power line crash Ellen M. Banner/The Seattle Times via AP

SEATTLE (AP) ? A couple says they?re lucky to be alive after dozens of power lines fell on the Seattle street they were driving on, with one wooden public utility pole striking their SUV.

?If it had hit the glass rather than the roof, it would have just come through,? Tom Cook said in an interview with KOMO-TV. ?And the firefighters said the same thing, had it hit to the left or the right, it would have come down on one of us.?

He and wife Linda Cook were driving in their Ford Edge on Friday when wooden poles on the west side of the six-lane road started collapsing and one impaled their SUV.

Read More: Chaos in Seattle: 44,000 POUNDS Worth of Metal Balls Zip Down Street, Damage Cars

The crash was so sudden that they said they didn?t realize what had happened and called out to each because the pole that separated them blocked their view of each other.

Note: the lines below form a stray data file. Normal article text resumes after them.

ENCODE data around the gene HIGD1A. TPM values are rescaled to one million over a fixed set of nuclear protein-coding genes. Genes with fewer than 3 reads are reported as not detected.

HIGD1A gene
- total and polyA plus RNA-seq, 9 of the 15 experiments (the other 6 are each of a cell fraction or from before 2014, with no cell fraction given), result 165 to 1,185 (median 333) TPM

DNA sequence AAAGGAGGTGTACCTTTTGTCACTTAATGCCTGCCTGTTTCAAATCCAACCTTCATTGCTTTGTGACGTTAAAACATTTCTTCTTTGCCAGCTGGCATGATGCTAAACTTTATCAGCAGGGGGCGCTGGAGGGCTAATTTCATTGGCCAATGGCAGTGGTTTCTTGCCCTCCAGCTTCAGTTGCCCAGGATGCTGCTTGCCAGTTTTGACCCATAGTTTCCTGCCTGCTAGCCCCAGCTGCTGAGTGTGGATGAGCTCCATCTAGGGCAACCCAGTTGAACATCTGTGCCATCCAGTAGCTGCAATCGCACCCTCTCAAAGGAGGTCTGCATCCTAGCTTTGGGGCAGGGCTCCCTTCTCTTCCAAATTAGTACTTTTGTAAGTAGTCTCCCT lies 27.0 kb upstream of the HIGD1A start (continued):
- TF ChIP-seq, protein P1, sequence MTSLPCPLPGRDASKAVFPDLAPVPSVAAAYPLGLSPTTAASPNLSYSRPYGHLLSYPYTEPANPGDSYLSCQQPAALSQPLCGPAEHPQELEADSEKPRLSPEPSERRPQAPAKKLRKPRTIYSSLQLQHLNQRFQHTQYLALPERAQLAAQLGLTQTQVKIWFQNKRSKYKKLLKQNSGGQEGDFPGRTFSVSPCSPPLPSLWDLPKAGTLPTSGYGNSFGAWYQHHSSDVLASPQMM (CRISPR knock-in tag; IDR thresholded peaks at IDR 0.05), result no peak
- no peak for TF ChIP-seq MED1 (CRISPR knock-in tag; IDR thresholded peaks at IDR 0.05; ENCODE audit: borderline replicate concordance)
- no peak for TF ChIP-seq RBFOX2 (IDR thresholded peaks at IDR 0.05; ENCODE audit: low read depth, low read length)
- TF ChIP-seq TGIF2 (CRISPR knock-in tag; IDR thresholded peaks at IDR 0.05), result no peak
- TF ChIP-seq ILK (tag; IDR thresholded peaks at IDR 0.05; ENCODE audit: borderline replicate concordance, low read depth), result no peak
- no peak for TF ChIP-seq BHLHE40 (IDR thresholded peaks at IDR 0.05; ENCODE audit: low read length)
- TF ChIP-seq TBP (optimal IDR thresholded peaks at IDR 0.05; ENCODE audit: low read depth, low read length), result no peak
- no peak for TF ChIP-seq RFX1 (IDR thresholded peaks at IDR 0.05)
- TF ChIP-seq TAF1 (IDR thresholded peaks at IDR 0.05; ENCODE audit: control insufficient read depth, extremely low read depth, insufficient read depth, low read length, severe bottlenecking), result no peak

?Seeing the photos of the vehicle, if I had seen those photos as a bystander or after the fact and I looked at the photos, I would have said somebody died in the car,? Tom Cook said. Live wires were strewn all over the road that abuts Seattle?s Museum of Flight and King County?s Boeing Field airport.

It took about an hour for emergency crews to turn off the power and safely extract the couple from the vehicle.

They were taken to Harborview Medical Center and treated and released the same night. Tom Cook left with five stitches but otherwise they only suffered cuts and bruises.

Seattle City Light said it is investigating what happened and said the poles were fully inspected just three years ago.

Read More: Former MLB Player Part of Infamous Nolan Ryan Trade Dies in Crash

Author placeholder image About the author:
The Associated Press is an independent, not-for-profit news cooperative headquartered in New York City. Our teams in over 100 countries tell the world’s stories, from breaking news to investigative reporting. We provide content and services to help engage audiences worldwide, working with companies of all types, from broadcasters to brands.
View More Articles

Associated Press

Stories You Might Like